It’s a similar affect to what we experience in the shower. When we achieve this calm state we relax our prefrontal cortex, which is basically the brains central processing unit for decision making, goal setting and behaviour. Our minds switch into a special mode called the “default mode network” or DMN which is when your brain goes into a kind of wakeful rest or daydream state — it diffuses knowledge, memories and context by contemplating the self, the past the future and rationalising your emotions and ongoing narratives in your lives. This type of thinking is the antithesis of task-orientated and the DMN has sometimes been referred to as the “task-negative state” for this reason. It’s been shown during this state more alpha waves (the oscillation frequency of electrical energy in the mind associated with relaxation and increased creativity) will pass through our brains too — comparable to meditation. The result is a mind that’s far more ready and able to explore and forge new pathways and thinking that we might otherwise dismiss.
It’s the same principal with dogs in or out of the office, with the key difference being I can hardly integrate showers throughout my work day. Also dogs have been shown to have plenty of other benefits both to health and productivity. When I take Sailor to the park, for example, our interaction is producing oxytocin (the love chemical) in us both and my increased heart rate due to the exercise and play produces serotonin (the happiness chemical). Other studies have shown being around nature reduces stress, improves mood and improves cognitive abilities too so it’s scientific fact to say by walking my dog in the park I come back to the studio far more productive than when I left.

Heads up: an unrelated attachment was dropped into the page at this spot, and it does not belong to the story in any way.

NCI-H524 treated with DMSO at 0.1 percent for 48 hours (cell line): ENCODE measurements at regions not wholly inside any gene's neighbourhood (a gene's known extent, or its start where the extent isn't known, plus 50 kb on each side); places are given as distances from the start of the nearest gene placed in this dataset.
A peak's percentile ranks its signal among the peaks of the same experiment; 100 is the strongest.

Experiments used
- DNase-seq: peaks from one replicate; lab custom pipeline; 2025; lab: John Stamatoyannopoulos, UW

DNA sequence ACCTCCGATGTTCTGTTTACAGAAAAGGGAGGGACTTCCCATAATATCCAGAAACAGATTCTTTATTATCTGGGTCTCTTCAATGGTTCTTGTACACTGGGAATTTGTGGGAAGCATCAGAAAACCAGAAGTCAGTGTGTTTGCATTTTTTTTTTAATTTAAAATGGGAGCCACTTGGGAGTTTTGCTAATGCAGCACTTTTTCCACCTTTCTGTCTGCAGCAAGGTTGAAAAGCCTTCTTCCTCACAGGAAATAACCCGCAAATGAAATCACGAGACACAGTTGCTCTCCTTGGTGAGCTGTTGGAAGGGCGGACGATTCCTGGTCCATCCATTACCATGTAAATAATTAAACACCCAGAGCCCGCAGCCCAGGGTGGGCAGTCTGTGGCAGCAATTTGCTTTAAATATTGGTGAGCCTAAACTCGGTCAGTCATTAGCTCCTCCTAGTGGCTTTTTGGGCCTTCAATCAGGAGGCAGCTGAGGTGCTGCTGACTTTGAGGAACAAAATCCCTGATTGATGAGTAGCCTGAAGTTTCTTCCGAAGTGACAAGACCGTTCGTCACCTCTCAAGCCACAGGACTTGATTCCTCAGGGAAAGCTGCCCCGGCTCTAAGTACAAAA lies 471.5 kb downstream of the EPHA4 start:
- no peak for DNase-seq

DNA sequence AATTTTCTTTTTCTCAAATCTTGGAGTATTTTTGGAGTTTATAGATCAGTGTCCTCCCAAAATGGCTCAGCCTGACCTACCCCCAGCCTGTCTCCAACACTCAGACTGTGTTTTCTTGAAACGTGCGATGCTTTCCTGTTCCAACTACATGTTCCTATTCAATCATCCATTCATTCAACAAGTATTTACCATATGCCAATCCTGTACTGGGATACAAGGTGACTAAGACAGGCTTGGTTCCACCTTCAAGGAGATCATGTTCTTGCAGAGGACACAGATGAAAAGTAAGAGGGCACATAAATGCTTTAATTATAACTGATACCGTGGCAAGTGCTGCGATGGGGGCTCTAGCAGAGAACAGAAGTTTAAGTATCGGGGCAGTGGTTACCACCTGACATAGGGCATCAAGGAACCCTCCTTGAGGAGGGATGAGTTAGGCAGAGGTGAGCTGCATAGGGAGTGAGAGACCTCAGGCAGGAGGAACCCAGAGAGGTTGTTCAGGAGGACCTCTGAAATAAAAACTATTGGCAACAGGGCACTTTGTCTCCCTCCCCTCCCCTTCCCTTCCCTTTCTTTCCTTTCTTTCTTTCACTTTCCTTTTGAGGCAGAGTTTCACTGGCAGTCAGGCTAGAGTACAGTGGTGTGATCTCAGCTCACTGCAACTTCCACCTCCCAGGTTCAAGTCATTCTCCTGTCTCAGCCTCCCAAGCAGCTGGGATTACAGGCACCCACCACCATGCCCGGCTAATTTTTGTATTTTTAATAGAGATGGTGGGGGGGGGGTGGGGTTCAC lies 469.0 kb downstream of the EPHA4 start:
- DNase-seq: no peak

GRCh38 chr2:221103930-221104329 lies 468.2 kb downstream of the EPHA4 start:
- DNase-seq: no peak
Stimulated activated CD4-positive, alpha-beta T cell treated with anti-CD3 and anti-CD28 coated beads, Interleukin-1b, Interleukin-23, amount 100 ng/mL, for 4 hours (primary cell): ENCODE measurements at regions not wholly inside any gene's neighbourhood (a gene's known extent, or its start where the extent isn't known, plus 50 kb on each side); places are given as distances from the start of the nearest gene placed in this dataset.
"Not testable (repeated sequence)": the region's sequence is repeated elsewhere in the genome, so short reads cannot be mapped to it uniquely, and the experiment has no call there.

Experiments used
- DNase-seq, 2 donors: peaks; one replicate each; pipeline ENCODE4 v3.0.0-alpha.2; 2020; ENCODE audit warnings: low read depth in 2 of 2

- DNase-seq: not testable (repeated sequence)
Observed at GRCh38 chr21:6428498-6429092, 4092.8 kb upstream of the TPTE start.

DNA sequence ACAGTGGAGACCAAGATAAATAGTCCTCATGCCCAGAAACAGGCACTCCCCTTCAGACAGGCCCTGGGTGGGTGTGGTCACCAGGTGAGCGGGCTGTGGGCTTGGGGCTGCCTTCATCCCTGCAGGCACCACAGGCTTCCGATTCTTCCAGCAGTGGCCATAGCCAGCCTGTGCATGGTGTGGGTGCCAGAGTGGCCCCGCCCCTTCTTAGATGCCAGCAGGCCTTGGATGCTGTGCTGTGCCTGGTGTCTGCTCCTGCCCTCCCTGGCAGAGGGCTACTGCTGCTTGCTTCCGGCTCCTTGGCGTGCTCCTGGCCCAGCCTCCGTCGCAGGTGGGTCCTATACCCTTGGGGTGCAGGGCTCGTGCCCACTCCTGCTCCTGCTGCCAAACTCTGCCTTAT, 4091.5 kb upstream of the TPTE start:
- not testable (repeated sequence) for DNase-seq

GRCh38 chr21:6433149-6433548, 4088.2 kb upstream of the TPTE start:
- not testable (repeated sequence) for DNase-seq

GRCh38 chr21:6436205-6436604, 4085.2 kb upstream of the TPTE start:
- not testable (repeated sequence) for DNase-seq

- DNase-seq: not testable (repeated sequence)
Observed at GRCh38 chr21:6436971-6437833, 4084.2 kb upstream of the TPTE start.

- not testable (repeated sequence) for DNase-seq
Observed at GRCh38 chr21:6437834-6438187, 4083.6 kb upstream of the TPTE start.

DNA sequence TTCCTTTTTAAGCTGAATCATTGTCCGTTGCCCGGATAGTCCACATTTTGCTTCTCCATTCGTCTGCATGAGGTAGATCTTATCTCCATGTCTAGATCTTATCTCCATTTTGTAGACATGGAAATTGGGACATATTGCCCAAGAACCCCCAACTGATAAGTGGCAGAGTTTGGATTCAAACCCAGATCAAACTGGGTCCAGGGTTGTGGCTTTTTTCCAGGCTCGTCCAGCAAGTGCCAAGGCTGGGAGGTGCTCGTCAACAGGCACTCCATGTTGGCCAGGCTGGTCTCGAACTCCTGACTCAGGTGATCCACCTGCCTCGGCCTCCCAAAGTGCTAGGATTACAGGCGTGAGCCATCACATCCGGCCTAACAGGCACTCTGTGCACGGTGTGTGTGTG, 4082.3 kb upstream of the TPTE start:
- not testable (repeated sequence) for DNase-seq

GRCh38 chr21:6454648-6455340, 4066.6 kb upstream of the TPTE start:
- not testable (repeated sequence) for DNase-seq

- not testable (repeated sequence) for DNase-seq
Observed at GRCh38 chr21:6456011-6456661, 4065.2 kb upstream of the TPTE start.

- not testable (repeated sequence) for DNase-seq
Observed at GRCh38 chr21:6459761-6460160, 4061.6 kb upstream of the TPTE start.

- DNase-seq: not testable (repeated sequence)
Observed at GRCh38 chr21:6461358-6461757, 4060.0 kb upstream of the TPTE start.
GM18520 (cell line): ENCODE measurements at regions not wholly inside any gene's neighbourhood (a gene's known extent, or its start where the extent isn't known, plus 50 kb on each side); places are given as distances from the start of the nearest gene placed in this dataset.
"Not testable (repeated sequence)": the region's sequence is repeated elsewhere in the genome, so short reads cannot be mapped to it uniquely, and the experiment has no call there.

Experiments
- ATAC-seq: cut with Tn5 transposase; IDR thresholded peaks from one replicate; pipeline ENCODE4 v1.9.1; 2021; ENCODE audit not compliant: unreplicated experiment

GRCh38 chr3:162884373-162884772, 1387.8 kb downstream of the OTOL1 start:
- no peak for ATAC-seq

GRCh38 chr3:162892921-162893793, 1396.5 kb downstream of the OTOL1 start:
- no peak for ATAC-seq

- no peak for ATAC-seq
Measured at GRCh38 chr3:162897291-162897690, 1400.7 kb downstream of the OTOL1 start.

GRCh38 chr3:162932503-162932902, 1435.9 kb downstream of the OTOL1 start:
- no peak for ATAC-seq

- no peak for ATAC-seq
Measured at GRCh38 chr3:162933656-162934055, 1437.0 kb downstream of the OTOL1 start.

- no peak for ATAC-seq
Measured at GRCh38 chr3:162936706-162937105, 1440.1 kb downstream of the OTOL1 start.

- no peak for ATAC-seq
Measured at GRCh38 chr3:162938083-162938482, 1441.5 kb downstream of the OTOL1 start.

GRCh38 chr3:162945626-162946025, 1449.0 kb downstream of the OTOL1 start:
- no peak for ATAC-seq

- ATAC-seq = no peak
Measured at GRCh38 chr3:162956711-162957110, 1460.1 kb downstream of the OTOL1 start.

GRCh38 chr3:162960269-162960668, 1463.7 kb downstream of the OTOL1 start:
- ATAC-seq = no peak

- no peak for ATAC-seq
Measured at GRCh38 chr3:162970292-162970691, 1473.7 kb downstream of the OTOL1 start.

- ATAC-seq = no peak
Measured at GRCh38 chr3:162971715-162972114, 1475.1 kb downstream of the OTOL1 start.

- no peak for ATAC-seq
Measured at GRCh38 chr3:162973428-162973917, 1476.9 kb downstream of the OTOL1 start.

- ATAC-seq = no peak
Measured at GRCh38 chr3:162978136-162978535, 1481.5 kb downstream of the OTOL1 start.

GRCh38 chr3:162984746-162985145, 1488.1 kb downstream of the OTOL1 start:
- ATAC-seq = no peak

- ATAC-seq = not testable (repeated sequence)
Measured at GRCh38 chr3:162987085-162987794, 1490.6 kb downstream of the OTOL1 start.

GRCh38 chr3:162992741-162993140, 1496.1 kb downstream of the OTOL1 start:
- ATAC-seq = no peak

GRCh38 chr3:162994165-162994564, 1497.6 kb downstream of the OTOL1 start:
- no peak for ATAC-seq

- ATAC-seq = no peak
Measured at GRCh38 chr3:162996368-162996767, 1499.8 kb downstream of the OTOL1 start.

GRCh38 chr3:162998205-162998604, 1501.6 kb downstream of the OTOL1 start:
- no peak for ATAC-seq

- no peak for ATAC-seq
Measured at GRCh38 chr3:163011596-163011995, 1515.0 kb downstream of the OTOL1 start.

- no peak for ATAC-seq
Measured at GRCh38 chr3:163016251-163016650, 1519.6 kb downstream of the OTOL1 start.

It’s not just the dog owner but their colleagues and the business that benefits too — dogs in the work place have been shown to:
- help employees relax
- reduce heart rate
- lower blood pressure
- reduce absenteeism
- help employees deal with stress
- reduce anxiety related illnesses
- help employees collaborate more effectively by acting as social catalysts
- be a cost-effective benefit for staff acquisition and retention
And beyond these quantitive measures, myself and my colleagues feel having Sailor in the office makes it all feel a lot less corporate and a lot more human (ironically). People constantly tell me how much better they feel for petting Sailor if they’ve had a stressful meeting and just walking him around the office elicits smiles from everybody we pass.
So if you have a dog, I suggest you talk to your HR department about bringing them into work. It doesn’t only work if you work in a creative job, a lot of the benefits above work irrespective of how creative you feel your job is. I bet you already feel happier just for seeing the pictures of Sailor throughout this article (here’s his Instagram btw). If you don’t have a dog then I suggest you at least make an effort to go for a walk and take in the grass and the trees at least once a day outside of your lunch break — screens off and with no purpose or task behind it. If you think you already do this, chances are you’re wrong. Surveys show only 17% of people actually walk with no goal in mind in or out of work (and that includes dog walking!). You’ll be happier and live longer for it.
You can read more from Ross at Medium here.